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Editors

Harry Cassin
Publisher and Editor

Andy Spalding
Senior Editor

Jessica Tillipman
Senior Editor

Richard L. Cassin
Editor at Large

Elizabeth K. Spahn
Editor Emeritus

Cody Worthington
Contributing Editor

Julie DiMauro
Contributing Editor

Thomas Fox
Contributing Editor

Marc Alain Bohn
Contributing Editor

Bill Waite
Contributing Editor

Shruti J. Shah
Contributing Editor

Russell A. Stamets
Contributing Editor

Richard Bistrong
Contributing Editor

Eric Carlson
Contributing Editor

Bill Steinman
Contributing Editor

Chinese police charge former GSK China chief Mark Reilly

Chinese police Wednesday charged the British former boss of GlaxoSmithKline’s China unit and two other company executives with corruption for bribing health officials and doctors.

A Ministry of Public Security official said in Beijing that Mark Reilly (pictured) and two Chinese executives, Zhang Guowei and Zhao Hongyan, offered bribes to hospital personnel and doctors to boost GSK’s sales.… Continue Reading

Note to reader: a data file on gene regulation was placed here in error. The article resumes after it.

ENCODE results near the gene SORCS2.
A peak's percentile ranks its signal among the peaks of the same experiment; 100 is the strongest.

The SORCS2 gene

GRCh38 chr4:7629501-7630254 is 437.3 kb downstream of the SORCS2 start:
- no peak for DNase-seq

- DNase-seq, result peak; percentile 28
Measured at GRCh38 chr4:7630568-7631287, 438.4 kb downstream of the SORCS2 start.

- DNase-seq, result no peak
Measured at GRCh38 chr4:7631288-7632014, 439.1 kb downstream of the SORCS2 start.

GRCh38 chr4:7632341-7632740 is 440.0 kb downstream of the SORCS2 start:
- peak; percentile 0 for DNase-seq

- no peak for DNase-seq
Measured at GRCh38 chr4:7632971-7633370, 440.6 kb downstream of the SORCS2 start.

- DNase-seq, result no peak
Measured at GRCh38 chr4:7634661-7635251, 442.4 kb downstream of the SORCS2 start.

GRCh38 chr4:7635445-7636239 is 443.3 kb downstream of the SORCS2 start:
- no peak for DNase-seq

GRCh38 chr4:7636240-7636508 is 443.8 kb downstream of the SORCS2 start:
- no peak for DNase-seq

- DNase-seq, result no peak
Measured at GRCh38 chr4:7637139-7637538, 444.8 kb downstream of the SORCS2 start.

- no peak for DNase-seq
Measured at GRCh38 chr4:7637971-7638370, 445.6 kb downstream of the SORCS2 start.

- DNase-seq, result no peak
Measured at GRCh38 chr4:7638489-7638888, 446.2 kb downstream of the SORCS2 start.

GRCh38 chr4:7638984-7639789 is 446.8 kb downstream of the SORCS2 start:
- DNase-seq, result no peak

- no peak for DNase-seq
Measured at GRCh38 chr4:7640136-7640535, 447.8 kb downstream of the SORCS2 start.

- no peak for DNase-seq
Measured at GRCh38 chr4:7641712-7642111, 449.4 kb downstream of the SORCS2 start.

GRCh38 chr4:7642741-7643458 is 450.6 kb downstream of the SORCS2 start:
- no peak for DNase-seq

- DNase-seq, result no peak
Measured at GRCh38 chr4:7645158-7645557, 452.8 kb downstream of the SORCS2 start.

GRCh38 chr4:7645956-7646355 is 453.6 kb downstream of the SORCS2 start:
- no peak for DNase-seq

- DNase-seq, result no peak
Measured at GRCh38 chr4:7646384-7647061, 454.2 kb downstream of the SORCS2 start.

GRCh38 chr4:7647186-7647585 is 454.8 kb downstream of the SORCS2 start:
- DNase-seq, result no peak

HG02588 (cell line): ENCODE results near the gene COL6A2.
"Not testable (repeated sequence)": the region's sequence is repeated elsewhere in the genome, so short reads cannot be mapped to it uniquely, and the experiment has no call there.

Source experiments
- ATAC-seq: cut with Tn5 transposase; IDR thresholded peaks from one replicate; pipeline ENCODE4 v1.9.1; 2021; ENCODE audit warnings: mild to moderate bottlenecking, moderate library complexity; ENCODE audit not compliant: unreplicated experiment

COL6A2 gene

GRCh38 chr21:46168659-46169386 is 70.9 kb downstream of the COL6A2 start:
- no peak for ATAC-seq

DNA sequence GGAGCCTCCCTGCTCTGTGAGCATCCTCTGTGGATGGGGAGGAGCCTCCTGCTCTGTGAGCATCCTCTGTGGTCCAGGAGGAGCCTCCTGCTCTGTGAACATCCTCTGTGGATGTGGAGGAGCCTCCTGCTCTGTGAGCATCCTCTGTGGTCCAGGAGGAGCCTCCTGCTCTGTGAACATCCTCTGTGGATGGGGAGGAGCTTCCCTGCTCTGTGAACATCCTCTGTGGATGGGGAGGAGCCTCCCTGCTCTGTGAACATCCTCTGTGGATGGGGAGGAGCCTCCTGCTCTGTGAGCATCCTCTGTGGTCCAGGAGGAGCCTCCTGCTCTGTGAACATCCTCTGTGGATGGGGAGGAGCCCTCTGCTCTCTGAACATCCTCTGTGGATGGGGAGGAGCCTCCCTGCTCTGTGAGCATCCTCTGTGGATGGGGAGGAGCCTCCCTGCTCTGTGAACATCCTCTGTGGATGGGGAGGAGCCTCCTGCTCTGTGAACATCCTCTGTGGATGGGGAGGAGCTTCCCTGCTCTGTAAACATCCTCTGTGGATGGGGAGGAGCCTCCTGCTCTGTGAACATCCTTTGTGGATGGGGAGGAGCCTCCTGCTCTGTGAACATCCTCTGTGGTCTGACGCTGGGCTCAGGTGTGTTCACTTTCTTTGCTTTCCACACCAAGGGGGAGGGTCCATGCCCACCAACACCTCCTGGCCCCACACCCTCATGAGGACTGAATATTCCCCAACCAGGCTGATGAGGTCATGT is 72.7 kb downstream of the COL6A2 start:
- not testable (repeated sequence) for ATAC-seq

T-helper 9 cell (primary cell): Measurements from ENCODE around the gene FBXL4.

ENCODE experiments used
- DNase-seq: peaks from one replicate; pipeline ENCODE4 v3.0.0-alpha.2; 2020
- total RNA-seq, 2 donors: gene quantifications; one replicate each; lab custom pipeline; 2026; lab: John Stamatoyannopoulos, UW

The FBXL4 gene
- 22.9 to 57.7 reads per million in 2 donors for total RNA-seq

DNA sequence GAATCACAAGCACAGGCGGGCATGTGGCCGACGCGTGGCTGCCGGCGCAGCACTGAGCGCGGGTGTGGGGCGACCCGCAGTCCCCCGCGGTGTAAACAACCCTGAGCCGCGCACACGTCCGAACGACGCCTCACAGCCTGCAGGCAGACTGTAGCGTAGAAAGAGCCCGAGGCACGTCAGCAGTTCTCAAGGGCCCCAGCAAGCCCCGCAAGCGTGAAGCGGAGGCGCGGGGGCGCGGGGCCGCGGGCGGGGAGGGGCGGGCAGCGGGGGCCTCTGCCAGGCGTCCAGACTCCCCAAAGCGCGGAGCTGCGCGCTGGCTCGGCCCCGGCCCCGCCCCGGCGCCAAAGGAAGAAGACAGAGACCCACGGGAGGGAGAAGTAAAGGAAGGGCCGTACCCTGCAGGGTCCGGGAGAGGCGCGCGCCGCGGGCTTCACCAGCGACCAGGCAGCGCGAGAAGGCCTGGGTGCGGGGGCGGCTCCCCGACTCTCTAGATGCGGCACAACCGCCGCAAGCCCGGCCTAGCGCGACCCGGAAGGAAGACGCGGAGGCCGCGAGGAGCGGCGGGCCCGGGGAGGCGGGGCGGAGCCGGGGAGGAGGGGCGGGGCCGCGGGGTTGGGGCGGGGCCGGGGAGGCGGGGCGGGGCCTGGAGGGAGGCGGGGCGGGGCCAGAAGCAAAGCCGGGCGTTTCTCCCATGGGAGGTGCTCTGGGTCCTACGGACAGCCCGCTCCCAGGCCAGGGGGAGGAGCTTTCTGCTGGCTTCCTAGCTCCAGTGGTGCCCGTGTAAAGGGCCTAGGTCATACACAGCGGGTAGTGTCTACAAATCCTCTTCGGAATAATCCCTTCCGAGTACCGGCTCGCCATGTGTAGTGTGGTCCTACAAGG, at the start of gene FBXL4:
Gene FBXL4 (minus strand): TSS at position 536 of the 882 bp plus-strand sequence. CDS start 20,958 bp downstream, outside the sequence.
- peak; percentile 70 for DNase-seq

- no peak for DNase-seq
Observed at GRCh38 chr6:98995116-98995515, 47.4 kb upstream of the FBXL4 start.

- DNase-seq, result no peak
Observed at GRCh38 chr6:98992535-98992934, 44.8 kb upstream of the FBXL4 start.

China’s changing view of bribe givers

It has been typical under PRC law for bribe takers to be punished more severely than bribe givers. The policy was to punish extortion and incentivize cooperation with government investigations. But as recent investigations into the sales practices of big pharmaceutical companies have shown, this policy may be changing.Continue Reading

Drug sellers ‘take vacations’ amid China anti-graft campaign

Pharmas have told their sales teams to halt all activity in China to avoid being caught in the nationwide “enforcement storm,” according to the Guangdong-based Yangcheng Evening News.

“It is rumored that police in plain clothes are patrolling in hospitals; drug sales representatives will be fined 500 yuan ($81) and regional sales managers 1000 yuan ($162) once being caught in hospitals,” an unidentified sales representative told the paper.Continue Reading

Shanghai using software to track crooked doctors

The Shanghai Health Bureau announced plans to more widely implement software designed to identify corrupt doctors through their prescription habits.
 
Officials say the program can detect when a doctor overprescribes certain medication in exchange for kickbacks or bribes from the drug manufacturer, an often-noted problem in China’s hospitals.… Continue Reading